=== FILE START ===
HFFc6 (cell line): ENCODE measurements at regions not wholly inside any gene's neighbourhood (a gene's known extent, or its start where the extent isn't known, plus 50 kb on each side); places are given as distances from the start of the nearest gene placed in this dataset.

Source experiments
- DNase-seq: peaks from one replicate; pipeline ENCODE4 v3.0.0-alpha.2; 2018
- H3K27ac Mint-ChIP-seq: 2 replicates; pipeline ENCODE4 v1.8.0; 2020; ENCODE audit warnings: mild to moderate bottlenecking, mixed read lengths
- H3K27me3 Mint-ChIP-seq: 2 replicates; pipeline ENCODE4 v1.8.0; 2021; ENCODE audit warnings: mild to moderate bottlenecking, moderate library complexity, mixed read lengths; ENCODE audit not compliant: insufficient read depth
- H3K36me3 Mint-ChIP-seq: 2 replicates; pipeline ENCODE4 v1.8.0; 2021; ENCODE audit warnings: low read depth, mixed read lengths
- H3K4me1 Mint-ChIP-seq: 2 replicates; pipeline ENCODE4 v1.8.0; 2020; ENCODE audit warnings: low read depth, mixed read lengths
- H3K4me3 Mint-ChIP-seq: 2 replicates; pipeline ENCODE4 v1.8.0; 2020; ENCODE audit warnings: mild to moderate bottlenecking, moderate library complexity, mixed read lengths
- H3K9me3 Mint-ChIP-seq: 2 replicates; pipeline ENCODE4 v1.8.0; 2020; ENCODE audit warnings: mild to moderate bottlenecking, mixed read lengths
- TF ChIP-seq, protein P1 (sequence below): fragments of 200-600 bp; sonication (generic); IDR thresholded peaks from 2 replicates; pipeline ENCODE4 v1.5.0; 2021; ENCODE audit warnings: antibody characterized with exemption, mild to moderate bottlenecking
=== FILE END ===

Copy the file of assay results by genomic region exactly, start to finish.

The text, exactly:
HFFc6 (cell line): ENCODE measurements at regions not wholly inside any gene's neighbourhood (a gene's known extent, or its start where the extent isn't known, plus 50 kb on each side); places are given as distances from the start of the nearest gene placed in this dataset.

Source experiments
- DNase-seq: peaks from one replicate; pipeline ENCODE4 v3.0.0-alpha.2; 2018
- H3K27ac Mint-ChIP-seq: 2 replicates; pipeline ENCODE4 v1.8.0; 2020; ENCODE audit warnings: mild to moderate bottlenecking, mixed read lengths
- H3K27me3 Mint-ChIP-seq: 2 replicates; pipeline ENCODE4 v1.8.0; 2021; ENCODE audit warnings: mild to moderate bottlenecking, moderate library complexity, mixed read lengths; ENCODE audit not compliant: insufficient read depth
- H3K36me3 Mint-ChIP-seq: 2 replicates; pipeline ENCODE4 v1.8.0; 2021; ENCODE audit warnings: low read depth, mixed read lengths
- H3K4me1 Mint-ChIP-seq: 2 replicates; pipeline ENCODE4 v1.8.0; 2020; ENCODE audit warnings: low read depth, mixed read lengths
- H3K4me3 Mint-ChIP-seq: 2 replicates; pipeline ENCODE4 v1.8.0; 2020; ENCODE audit warnings: mild to moderate bottlenecking, moderate library complexity, mixed read lengths
- H3K9me3 Mint-ChIP-seq: 2 replicates; pipeline ENCODE4 v1.8.0; 2020; ENCODE audit warnings: mild to moderate bottlenecking, mixed read lengths
- TF ChIP-seq, protein P1 (sequence below): fragments of 200-600 bp; sonication (generic); IDR thresholded peaks from 2 replicates; pipeline ENCODE4 v1.5.0; 2021; ENCODE audit warnings: antibody characterized with exemption, mild to moderate bottlenecking